Android phone users vulnerable to new malware EventBot that targets banking apps

By Newsmeter Network  Published on  14 May 2020 6:31 PM GMT
Android phone users vulnerable to new malware EventBot that targets banking apps

Hyderabad: Mobile users in India who are using android OS-powered phones are at the risk of a new malware EventBot, a mobile banking trojan that targets banking applications, money transfer services, and also financial applications.

The Indian Computer Emergency Response Team (CERT-In), an office within the ministry of electronics and information technology, has cautioned mobile users of the new malware and has issued an advisory, warning users against the threat of EventBot.

According to CERT-In, EventBot is a mobile banking trojan and info stealer that abuses android’s in-built accessibility features to steal user data from financial applications, read messages, and even intercepts SMSs on an android device, allowing the malware to bypass the two-factor authentication.

EventBot has so far targeted over 200 financial applications, including banking applications, money transfer services, cryptocurrency wallets, financial applications based in the US and Europe region. But it may affect Indian users as well, warned CERT-In. It is largely targeting financial applications like Paypal business, Revolut, Barclays, UniCredit, CapitalOne UK, HSBC UK, TransferWise, Coinbase, and paysafecard.

The malware, though not found on Google Play Store yet, is using several icons to masquerade as a legitimate application such as Microsoft Word and Adobe flash and using third-party application downloading sites to infiltrate into the victim’s device. Once installed on any android device, EventBot asks for permissions such as controlling system alerts, reading content stored on the external space, installing additional packages, accessing the Internet, whitelisting it to ignore battery optimisations, prevent processor from sleeping or dimming the screen, auto initiate upon reboot, receive and read SMSs, and continue running and accessing data in the background. Further, it prompts the user to give access to the device's accessibility services.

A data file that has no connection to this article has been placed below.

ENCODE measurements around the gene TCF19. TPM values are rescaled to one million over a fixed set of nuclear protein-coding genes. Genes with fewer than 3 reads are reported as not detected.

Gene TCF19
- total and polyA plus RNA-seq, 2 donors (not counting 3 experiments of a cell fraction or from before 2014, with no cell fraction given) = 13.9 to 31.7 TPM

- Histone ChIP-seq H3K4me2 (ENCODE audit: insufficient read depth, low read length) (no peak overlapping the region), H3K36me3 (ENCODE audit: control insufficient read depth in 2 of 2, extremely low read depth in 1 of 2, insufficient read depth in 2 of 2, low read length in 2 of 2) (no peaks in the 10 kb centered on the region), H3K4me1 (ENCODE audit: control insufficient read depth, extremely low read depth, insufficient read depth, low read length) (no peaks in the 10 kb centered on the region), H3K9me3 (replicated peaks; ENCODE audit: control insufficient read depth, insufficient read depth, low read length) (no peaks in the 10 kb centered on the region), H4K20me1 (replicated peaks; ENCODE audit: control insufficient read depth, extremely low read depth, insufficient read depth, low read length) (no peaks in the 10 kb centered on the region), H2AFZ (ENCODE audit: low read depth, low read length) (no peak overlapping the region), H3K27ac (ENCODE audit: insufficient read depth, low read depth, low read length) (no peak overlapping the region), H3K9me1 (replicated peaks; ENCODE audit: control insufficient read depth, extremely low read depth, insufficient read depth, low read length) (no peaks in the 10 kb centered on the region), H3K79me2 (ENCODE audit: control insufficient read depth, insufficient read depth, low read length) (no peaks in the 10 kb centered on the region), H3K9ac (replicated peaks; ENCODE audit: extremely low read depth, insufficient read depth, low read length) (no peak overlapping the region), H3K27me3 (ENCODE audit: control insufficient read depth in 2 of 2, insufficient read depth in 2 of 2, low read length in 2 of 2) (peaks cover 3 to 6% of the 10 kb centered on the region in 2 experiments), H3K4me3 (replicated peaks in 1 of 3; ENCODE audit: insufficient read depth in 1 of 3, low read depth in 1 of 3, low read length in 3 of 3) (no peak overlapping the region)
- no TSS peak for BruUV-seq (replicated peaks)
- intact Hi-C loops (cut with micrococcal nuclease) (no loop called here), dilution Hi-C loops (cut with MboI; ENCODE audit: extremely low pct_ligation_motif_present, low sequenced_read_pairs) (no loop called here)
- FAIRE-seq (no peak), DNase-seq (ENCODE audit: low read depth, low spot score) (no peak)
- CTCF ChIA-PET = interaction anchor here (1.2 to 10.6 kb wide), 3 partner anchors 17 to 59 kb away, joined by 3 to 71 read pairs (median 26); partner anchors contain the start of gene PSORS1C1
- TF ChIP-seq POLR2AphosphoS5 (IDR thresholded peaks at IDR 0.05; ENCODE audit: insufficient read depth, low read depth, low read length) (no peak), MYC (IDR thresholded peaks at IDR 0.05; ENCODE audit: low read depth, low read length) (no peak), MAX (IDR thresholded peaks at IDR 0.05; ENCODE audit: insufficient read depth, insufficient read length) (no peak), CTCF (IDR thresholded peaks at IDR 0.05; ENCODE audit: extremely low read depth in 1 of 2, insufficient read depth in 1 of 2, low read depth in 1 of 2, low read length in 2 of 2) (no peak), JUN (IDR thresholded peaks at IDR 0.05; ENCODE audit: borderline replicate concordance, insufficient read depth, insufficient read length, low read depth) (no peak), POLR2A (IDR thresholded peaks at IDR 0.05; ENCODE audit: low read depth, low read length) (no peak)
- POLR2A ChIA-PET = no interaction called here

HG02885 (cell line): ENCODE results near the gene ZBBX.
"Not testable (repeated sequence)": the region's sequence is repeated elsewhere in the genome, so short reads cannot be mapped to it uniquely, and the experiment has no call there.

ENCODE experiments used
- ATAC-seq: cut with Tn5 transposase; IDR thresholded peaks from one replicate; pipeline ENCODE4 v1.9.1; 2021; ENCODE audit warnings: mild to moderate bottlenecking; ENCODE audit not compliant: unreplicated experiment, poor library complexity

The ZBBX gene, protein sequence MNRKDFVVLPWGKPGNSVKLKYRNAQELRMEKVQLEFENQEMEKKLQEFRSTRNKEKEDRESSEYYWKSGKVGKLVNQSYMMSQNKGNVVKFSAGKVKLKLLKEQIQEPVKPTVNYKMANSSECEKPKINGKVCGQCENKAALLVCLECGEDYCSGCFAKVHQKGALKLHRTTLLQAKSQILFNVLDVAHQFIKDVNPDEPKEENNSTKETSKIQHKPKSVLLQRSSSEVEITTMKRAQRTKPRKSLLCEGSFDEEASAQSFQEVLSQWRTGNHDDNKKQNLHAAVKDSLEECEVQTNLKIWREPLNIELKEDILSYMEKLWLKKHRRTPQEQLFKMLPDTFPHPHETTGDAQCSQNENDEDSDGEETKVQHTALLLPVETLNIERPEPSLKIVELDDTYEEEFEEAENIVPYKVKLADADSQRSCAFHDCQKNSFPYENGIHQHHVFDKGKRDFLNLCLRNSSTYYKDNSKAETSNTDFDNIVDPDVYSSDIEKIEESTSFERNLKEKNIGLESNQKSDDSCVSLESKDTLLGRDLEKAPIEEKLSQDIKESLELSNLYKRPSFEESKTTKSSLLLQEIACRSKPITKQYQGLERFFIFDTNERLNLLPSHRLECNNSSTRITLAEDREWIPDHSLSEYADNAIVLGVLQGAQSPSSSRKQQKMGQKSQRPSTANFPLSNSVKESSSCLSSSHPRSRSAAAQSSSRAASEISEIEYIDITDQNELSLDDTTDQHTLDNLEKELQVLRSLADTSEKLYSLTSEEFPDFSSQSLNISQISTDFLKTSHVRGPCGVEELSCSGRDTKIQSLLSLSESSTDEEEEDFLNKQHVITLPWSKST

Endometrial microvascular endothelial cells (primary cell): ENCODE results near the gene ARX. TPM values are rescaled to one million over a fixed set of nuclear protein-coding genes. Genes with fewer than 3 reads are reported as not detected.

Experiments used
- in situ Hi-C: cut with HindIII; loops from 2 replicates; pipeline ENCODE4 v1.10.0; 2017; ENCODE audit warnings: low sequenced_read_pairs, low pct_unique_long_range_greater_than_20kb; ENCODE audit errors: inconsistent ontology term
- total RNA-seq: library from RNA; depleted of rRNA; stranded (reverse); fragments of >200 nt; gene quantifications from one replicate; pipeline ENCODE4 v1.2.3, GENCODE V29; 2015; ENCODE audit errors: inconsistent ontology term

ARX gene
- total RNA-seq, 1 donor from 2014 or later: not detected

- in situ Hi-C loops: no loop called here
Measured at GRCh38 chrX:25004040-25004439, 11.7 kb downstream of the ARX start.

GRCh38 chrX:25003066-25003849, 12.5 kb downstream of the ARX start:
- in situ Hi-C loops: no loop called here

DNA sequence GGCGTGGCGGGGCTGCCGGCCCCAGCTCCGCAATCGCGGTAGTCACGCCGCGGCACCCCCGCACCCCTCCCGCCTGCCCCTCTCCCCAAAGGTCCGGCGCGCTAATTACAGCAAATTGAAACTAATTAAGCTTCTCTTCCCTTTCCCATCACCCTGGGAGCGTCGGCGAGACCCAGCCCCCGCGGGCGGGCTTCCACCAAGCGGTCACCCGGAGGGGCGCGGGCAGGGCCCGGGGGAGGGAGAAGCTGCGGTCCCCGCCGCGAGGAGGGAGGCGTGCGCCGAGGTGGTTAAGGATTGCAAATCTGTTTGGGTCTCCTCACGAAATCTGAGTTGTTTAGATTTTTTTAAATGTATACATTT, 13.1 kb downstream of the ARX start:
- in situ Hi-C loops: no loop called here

CERT-In also warned that the new malware can retrieve notifications about other applications installed on the device and read the contents of other applications also. The scariest part is that it can also read lock screen and in-app PIN that can give the attackers privileged access over any device.

To overcome the risk from the malware, CERT-In has also issued countermeasures, which include installing a strong AI-powered mobile antivirus to detect and block this kind of tricky malware if it ever makes its way into your system. Also, it has warned users not to download and install applications from untrusted sources that are offered via unknown websites or links from unscrupulous messages and instead install applications downloaded from reputed application markets only.

Users are also advised to install android updates and the latest available patches from the vendors. Also, do not download or open attachments in emails received from untrusted sources or unexpectedly received from even trusted users. Users are also advised to not use unsecured and unknown wi-fi networks. There may be rogue wi-fi access points at public places used for distributing malware.

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